Katherine Wootton examines how Elizabeth Gaskell’s daring novel Ruth, a new edition of which is published this month, challenges our prejudices and suggests how it is still relevent today
Victorian novelist Elizabeth Gaskell (1810-65) is largely known and loved for her sharply observed social satires, like Cranford. Others like North and South examine the effects of the industrial revolution. While she is similar in style to Jane Austen, she presents greater criticism of the class system, drawing particular attention to the cruel standard of living inflicted on the working classes, and the personal and moral results of hardship, as well as the discrepancy in living standards and attitudes between and among classes. Her heroines are generally intelligent, moral, responsible women who observe the injustice of their milieu, often acting as much as possible to correct imbalance as and when they can.
In light of this pattern, Ruth, which is being released in a new edition, is quite unusual. The exceptional style and ethical focus remain, as do her well-drawn characters, strong women, and psychological and social insight, but her method of examining a particular moral issue is unique in this book.
The story of Ruth’s life is a kind of extended parable; she is a humble and pious martyr to her own lost innocence and socially dictated moral strictures, and her religion both condemns and saves her. Gaskell writes the character of Ruth deliberately as symbol for the reader and supporting characters to provoke an examination of both their own and society’s misogynistic prejudices, which spring from cultural convention and religious teaching. Gaskell brings the Madonna/Whore dichotomy to a head by creating a character that represents both, and crafting a plot which invites the reader to notice the casual cruelty of their own assumptions, the hypocrisy in religious practice, and the ways that an accumulation of small injustices can have drastic results.
Ruth is an innocent child, orphaned and sent to work as a seamstress. Her job puts her in the path of a wealthy and self-important man, who easily seduces the 16-year-old girl with the affectionate attention she had missed since the death of her parents. He impregnates and abandons her, and the rest of the novel follows her raising her child and living in a society based on customs that assume she is a lost cause. For a time Ruth lives under another identity, and therefore relatively happily, without public judgment and condemnation. This happiness is short lived, however – Gaskell’s audience at the time would not have accepted a book that allowed a ‘fallen woman’ a happy ending.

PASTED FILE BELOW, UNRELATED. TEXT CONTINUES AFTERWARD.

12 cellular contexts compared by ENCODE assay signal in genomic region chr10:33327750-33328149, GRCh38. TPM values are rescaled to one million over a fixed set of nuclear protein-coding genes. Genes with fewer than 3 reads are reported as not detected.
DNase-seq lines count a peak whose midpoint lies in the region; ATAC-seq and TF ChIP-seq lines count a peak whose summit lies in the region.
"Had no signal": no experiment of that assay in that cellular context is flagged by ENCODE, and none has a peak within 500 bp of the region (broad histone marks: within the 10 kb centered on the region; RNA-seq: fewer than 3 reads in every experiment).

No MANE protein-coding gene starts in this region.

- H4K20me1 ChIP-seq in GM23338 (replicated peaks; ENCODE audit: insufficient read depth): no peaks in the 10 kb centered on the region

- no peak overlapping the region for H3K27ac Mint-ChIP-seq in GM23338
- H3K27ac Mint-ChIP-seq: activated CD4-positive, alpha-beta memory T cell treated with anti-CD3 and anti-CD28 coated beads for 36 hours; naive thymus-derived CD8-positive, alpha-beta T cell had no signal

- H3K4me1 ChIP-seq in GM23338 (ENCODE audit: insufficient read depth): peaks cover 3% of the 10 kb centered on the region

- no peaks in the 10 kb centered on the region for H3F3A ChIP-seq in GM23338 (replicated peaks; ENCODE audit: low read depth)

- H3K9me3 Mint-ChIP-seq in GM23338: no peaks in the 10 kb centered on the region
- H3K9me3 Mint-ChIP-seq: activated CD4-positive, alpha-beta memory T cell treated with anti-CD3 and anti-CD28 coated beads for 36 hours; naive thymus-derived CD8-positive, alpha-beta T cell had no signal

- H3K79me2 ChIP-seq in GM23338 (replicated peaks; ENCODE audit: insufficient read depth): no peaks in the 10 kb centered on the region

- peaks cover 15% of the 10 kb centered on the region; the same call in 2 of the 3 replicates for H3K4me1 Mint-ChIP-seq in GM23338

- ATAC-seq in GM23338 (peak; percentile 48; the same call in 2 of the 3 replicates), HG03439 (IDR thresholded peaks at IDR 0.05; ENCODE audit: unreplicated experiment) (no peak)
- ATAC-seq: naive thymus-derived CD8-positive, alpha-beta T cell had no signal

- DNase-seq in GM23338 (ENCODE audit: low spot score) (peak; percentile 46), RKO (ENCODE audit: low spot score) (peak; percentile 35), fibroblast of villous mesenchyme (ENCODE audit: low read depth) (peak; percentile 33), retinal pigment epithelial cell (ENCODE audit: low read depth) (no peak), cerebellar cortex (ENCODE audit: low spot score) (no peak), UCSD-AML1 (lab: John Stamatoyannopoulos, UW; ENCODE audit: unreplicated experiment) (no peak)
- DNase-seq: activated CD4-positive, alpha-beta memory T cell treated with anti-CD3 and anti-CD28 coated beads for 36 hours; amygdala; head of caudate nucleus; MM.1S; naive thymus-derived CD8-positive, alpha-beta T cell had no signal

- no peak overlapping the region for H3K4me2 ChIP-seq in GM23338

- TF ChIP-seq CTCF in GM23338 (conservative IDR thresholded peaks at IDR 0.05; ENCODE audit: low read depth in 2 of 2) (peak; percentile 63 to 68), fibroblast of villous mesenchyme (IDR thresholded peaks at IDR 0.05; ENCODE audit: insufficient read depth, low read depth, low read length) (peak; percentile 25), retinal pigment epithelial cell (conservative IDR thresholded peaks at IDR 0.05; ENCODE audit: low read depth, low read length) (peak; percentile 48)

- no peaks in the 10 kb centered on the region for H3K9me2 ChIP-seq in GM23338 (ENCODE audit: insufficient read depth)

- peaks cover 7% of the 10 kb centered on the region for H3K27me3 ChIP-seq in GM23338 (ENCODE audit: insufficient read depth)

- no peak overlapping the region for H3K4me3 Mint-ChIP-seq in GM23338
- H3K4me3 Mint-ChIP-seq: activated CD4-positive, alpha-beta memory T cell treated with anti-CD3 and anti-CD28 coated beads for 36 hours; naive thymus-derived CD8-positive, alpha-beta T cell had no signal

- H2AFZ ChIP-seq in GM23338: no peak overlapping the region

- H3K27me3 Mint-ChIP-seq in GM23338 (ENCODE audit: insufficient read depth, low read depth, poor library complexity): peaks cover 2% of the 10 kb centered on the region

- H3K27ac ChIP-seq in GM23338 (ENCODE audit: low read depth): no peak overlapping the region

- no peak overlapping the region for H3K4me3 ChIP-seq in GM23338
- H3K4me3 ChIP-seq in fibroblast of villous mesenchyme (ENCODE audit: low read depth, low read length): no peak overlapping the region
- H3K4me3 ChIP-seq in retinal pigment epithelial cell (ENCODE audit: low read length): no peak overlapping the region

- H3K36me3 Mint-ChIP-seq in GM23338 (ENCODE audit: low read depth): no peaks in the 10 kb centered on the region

Gaskell is unflinching in the portrayal of the outrage, disgust, and rejection that Ruth is victim to once her secret is uncovered, and Ruth’s patience and humility in the face of this ostracism emphasises her sense of guilt; Ruth believes herself to be as bad as everyone else thinks, and internalises the social and religious judgment of her position, without allowing herself any excuse or defence. She lives as a quintessential repentant sinner.
Although we would like to think that times have changed since 1853, there has been plenty in the news lately to remind us that women are often considered partly or entirely to blame for rape
By building Ruth’s character into an allegorical martyr, Gaskell presents her argument against this common injustice entirely on principle. Ruth condemns herself more than a reader would and lives as a perpetual penitent, despite the fact that she is largely irreproachable. Gaskell forces the reader to face the reality of how Ruth is victimised and, by extension, how this was true for thousands of women at the time.
Gaskell’s argument is, interestingly, presented in largely religious terms – there are several biblical quotes in the text. One character spends much of the book arguing, with scriptural support, for Ruth’s innocence and right to a peaceful life without social ostracism. By making Ruth inarguably Good, and suffusing the text with religious meditations, Gaskell makes the injustice of Ruth’s situation obvious and irrefutable, while still technically within the confines of the conventional ‘fallen woman’ narrative of suffering and death.
Gaskell also brings to attention the double standard for men and women regarding their sexual experiences. Additionally, she surrounds Ruth with lively, strong and opinionated women, some happily and deliberately single. These other female characters give Gaskell a means both to show a more active and forthright character than Ruth can be, and to explore how women specifically condemn other women, fearful of being tainted by association.
Although we would like to think that times have changed since 1853, there has been plenty in the news lately to remind us that women, however young, are often considered partly or entirely to blame for rape, and have to live with consequences far more life-altering than those of men. Gaskell’s observations of the kind of social judgment women have to live with, and her means of showing the reader some of their own automatic prejudices are still sadly quite relevant. Excellent reading material for many a politician today, I would think.